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(b) <199002>Psalm 90:2 ? ?Before the mountains were brought forth, Or ever thou hadst formed the earth and the world, Even from everlasting to everlasting thou art God?; <200823>Proverbs 8:23 ? ?I was set up from everlasting, from the beginning, Before the earth was?; <430101>John 1:1 ? ?In the beginning was the Word?; <510117>Colossians 1:17 ? ?he is before all things?; <580914> Hebrews 9:14 ? ?the eternal Spirit? (see Tholuck, Com. in loco ).

<490309> Ephesians 3:9 ? ?God who created all things?; <451136>Romans 11:36 ? ?of him? are all things?; <460806>1 Corinthians 8:6 ? ?one God, the Father, of whom are all things? one Lord, Jesus Christ through whom are all things?; John 3 ? ?all things were made through him?; <510116>Colossians 1:16 ? ?in him were all things created? all things have been created through him, and unto him?; <580102>Hebrews 1:2 ? ?through whom also he made the worlds?;

<010102> Genesis 1:2? ?and the Spirit of God moved [margin ?was brooding?] upon the face of the waters.? From these passages we may also infer that

(1) all things are absolutely dependent upon God,

(2) God exercises supreme control over all things.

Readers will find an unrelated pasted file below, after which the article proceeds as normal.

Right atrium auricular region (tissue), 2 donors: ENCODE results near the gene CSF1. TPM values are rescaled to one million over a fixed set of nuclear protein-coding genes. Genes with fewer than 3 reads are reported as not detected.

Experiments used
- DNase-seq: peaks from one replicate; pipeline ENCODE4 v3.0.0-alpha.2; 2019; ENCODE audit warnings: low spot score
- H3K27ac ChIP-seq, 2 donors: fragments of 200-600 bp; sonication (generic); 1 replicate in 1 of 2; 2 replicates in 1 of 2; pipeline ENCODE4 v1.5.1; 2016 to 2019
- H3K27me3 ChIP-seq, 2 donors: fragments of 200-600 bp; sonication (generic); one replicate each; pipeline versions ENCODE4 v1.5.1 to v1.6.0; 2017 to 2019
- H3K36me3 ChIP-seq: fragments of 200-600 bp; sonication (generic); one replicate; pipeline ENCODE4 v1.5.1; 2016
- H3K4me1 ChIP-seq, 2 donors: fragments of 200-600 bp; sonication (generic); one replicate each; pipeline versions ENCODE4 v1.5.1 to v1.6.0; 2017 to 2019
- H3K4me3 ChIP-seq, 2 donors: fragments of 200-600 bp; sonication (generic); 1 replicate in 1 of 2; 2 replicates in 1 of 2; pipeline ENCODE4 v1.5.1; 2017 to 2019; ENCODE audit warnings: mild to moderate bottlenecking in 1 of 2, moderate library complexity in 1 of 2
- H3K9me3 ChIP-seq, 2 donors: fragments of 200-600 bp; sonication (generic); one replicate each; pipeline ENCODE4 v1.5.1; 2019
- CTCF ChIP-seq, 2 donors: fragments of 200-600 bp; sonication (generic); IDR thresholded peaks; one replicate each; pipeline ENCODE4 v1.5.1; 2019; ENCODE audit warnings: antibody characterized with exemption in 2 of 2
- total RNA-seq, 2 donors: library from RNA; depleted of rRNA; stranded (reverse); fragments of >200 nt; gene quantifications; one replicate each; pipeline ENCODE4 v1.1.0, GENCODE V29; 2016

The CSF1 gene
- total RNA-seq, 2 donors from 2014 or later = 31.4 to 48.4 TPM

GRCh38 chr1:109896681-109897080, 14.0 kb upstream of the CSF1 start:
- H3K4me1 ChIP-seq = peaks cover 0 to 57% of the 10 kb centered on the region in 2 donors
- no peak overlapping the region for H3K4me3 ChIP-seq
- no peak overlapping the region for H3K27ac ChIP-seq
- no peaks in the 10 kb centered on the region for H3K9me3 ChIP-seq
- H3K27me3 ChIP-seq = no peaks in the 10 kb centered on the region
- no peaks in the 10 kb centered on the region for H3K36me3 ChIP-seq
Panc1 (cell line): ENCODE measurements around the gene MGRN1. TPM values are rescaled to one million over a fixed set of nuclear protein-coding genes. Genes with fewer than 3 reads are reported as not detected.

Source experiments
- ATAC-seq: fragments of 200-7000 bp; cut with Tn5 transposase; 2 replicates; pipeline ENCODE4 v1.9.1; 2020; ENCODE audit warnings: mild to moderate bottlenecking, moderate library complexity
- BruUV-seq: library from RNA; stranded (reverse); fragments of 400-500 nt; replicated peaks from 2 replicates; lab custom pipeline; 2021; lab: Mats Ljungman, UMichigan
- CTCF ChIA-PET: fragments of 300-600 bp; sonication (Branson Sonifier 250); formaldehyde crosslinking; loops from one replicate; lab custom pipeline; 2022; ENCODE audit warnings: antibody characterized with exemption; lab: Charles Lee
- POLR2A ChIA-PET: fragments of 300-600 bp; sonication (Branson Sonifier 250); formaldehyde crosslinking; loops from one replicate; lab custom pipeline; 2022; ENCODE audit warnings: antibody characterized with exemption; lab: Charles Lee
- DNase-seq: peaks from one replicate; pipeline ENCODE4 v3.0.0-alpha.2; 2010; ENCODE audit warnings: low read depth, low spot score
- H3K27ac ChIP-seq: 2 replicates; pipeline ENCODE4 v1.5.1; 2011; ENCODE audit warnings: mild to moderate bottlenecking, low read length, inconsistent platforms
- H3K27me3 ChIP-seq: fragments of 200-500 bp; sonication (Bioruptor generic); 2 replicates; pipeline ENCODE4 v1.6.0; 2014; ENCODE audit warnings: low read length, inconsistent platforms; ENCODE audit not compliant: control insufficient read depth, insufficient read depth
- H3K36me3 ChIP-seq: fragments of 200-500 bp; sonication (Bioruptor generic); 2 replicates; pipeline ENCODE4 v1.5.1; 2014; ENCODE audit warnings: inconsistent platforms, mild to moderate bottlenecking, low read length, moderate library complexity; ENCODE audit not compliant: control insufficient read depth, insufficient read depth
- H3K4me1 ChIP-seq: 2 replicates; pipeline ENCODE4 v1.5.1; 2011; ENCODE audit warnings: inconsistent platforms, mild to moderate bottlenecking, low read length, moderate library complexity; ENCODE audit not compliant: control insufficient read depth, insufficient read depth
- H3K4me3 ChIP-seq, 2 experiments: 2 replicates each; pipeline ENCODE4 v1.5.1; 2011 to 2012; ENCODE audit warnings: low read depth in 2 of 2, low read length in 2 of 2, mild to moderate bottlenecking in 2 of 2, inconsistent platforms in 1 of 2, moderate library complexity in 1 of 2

(3) God is the only infinite Being,

(4) God alone is eternal,

(5) there is no substance out of which God creates and

(6) things do not proceed from God by necessary emanation; the universe has its source and originator in God?s transcendent and personal will. See, on tills indirect proof of creation, Philippi, Glaubenslehre, 2:231. Since other views, however, have been held to be more rational, we proceed to the examination of

III. THEORIES WHICH OPPOSE CREATION. 1. Dualism.

Of dualism there are two forms

A. That which holds to two self-existent principles, God and matter. These are distinct from and co-eternal with each other. Matter, however, is an unconscious, negative, and imperfect substance, which is subordinate to God and is made the instrument of his will. This was the underlying principle of the Alexandrian Gnostics. It was essentially an attempt to combine with Christianity the Platonic or Aristotelian conception of the u[lh . In this way it was thought to account for the existence of evil, and to (c)

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